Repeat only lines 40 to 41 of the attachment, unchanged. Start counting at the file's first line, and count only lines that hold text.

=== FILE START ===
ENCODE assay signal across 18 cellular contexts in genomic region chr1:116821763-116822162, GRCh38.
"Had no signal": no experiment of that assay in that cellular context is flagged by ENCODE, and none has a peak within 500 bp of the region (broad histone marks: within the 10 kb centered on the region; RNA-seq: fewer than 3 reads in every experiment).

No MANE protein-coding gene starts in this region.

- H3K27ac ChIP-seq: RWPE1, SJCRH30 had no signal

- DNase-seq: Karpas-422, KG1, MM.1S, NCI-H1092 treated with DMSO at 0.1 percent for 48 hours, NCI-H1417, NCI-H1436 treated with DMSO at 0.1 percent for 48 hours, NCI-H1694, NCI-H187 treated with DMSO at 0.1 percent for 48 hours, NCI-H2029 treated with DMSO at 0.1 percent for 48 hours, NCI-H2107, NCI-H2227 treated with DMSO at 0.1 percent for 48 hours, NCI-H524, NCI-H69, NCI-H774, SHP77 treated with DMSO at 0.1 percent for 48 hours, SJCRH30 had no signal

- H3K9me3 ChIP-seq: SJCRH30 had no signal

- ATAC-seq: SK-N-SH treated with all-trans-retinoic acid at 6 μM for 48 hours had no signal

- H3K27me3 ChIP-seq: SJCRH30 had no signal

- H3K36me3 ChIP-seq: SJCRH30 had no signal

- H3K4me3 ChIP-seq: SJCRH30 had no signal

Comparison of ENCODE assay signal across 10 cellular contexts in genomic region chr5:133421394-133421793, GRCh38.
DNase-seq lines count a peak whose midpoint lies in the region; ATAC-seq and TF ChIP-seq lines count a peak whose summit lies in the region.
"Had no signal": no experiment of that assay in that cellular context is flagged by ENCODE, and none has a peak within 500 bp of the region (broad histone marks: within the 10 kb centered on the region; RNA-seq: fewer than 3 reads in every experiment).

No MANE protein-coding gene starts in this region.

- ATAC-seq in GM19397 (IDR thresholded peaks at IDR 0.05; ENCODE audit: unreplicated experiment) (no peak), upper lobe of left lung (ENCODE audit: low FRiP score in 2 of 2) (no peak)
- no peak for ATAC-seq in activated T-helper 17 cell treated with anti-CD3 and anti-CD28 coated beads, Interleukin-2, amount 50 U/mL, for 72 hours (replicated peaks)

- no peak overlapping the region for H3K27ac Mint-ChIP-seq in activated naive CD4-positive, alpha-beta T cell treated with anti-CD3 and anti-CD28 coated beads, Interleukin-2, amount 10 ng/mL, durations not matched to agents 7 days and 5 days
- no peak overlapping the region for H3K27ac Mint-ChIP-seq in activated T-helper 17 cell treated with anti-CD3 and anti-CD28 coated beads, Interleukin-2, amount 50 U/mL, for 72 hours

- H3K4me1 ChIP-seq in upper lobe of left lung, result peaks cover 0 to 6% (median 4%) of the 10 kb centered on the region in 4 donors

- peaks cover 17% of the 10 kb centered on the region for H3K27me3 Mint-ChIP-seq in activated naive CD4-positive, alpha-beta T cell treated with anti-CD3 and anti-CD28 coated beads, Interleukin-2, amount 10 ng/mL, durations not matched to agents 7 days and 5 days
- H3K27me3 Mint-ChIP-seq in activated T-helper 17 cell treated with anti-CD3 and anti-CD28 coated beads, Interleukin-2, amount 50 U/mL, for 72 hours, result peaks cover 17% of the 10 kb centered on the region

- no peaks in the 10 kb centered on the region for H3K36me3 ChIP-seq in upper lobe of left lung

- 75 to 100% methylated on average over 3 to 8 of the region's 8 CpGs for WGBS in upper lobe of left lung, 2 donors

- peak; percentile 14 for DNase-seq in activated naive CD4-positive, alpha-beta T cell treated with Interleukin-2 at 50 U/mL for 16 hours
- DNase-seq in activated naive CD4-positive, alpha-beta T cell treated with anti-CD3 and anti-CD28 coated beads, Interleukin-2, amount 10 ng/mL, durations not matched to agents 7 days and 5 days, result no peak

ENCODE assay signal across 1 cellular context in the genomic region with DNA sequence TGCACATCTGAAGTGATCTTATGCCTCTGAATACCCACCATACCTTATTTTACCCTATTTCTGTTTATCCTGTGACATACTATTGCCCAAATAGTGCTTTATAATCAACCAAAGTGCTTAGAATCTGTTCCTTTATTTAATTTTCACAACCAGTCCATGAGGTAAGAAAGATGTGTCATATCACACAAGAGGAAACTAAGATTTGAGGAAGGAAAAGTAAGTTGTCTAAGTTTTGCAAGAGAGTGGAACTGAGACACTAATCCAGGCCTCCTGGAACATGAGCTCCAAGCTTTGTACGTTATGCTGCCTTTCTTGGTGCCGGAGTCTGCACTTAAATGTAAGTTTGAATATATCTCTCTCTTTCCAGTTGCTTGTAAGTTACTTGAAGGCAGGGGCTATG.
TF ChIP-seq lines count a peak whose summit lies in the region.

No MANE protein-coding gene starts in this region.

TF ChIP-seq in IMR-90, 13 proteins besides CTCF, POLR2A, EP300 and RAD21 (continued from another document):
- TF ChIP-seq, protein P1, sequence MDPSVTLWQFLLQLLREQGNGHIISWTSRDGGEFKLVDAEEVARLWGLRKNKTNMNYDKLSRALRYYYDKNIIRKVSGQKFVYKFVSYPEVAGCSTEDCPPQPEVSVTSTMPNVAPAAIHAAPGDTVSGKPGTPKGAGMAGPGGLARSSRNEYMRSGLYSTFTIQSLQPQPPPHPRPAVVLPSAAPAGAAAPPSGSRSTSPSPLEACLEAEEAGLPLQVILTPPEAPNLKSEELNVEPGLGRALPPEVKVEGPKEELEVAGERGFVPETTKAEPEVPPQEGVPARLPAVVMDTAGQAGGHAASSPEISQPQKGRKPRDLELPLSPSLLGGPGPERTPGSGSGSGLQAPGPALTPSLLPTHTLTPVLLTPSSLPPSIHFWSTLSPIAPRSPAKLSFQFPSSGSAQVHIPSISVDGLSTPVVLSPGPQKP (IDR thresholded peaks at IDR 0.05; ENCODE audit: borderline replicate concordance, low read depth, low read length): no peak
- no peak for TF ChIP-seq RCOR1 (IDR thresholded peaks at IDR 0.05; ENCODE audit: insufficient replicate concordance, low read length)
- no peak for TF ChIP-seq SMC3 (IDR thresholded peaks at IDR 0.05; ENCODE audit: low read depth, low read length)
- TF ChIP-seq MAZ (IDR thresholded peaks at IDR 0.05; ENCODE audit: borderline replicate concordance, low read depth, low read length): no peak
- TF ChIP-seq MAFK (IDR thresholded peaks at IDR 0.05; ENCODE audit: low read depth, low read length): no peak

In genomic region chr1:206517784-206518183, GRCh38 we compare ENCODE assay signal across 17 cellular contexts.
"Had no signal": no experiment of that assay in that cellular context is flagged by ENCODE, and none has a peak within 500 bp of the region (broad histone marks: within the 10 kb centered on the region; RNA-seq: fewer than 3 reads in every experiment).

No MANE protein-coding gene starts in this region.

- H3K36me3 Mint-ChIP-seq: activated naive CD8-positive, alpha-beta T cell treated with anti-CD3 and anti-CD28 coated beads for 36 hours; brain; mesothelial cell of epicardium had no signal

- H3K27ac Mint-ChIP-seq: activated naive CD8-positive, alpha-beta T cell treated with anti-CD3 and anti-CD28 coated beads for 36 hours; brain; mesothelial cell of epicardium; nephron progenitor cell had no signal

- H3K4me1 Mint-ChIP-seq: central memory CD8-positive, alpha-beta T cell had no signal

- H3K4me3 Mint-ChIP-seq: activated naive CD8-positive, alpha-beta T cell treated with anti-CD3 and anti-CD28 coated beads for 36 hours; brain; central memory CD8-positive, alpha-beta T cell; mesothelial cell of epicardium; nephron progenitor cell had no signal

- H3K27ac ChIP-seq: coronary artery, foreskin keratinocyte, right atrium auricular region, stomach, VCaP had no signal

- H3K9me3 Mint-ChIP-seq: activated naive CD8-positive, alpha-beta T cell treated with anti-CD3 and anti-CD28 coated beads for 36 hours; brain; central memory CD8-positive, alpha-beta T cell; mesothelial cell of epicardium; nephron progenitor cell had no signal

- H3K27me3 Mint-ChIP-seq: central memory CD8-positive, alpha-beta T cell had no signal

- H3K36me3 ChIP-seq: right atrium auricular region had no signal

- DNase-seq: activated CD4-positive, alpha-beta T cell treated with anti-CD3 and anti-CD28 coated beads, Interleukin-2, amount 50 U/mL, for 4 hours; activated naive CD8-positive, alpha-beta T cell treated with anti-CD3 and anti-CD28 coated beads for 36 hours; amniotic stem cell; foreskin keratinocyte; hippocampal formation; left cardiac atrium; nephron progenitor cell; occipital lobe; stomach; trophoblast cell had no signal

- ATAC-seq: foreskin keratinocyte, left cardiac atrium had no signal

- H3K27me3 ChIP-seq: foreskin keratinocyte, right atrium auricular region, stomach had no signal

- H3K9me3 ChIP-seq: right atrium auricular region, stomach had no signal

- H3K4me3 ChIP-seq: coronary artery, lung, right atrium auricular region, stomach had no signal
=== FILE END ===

- H3K4me1 Mint-ChIP-seq: central memory CD8-positive, alpha-beta T cell had no signal

- H3K4me3 Mint-ChIP-seq: activated naive CD8-positive, alpha-beta T cell treated with anti-CD3 and anti-CD28 coated beads for 36 hours; brain; central memory CD8-positive, alpha-beta T cell; mesothelial cell of epicardium; nephron progenitor cell had no signal